Cool dialysate and midodrine have been used successfully to treat intradialytic hypotension (IDH) in the end-stage renal disease population. However, the exact mechanisms by which these interventions improve hemodynamic stability are not well known. We undertook a study to evaluate the effect of these modalities on intradialytic hemodynamics in patients with documented dialysis-associated hypotension. We used the ultrasound dilution technique to measure cardiac output (CO), central blood volume (CBV), and peripheral vascular resistance (PVR) in these patients. The study was performed in two phases. Phase 1 consisted of control (1A) and cool dialysate (1B) studies, whereas phase 2 consisted of control (2A) and midodrine (2B) studies. CO, CBV, and PVR were measured 30 minutes after the initiation of hemodialysis (HD) and 30 minutes before the termination of HD using the HD01 monitor. Blood pressure was measured pre-HD and post-HD. Fourteen patients with documented IDH completed the study. CO and CBV were significantly more preserved in the cool dialysate and midodrine phases compared with control phases. PVR increased in all phases of the study. Declines in mean arterial pressures from pre-HD to post-HD were less with cool dialysate versus control and midodrine versus control. Ultrafiltration volumes were not significantly different between phases. Cool dialysate and midodrine appear to improve intradialytic hemodynamics in patients with dialysis-associated hypotension, mainly through the preservation of CBV and CO, rather than significantly elevating PVR.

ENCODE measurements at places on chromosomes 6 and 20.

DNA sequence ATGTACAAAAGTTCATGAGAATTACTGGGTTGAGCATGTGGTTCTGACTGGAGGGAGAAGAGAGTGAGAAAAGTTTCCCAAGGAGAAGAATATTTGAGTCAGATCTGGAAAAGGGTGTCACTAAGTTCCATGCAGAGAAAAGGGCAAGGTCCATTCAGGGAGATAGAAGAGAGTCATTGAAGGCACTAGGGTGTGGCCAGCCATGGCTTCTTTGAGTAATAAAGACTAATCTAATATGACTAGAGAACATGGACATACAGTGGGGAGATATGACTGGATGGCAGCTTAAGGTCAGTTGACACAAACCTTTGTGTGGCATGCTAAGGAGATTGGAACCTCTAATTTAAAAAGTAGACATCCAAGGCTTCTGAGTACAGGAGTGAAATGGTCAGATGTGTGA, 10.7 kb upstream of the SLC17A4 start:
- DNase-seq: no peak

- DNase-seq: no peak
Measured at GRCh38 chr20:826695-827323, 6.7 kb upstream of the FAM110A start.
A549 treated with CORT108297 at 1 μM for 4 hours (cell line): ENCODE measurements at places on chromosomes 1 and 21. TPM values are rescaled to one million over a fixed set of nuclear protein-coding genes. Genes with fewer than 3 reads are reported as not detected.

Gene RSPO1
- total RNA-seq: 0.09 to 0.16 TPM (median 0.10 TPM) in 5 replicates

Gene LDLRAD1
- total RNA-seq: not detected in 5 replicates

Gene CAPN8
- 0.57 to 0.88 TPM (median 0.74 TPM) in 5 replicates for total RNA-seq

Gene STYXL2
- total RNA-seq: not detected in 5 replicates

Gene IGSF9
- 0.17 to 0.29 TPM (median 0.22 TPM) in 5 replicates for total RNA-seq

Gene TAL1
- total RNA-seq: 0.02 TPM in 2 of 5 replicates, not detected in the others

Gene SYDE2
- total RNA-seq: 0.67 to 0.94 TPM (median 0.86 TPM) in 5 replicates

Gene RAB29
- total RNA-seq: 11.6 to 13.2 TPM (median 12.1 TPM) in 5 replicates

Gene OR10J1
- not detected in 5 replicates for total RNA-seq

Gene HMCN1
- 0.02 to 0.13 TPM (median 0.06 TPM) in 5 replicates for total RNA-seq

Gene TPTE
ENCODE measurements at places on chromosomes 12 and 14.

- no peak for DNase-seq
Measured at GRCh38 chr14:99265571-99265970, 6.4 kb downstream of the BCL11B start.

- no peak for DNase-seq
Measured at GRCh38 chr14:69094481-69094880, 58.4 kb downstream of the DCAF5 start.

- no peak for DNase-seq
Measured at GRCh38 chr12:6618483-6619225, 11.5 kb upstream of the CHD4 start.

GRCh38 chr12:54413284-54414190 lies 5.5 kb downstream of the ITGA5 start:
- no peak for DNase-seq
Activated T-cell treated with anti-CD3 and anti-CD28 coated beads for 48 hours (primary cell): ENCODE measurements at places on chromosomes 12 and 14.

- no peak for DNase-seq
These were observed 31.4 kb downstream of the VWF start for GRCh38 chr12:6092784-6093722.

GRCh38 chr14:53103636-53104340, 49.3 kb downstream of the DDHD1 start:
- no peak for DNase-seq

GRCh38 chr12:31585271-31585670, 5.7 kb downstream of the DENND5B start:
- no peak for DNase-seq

Copyright 2002 by the National Kidney Foundation, Inc.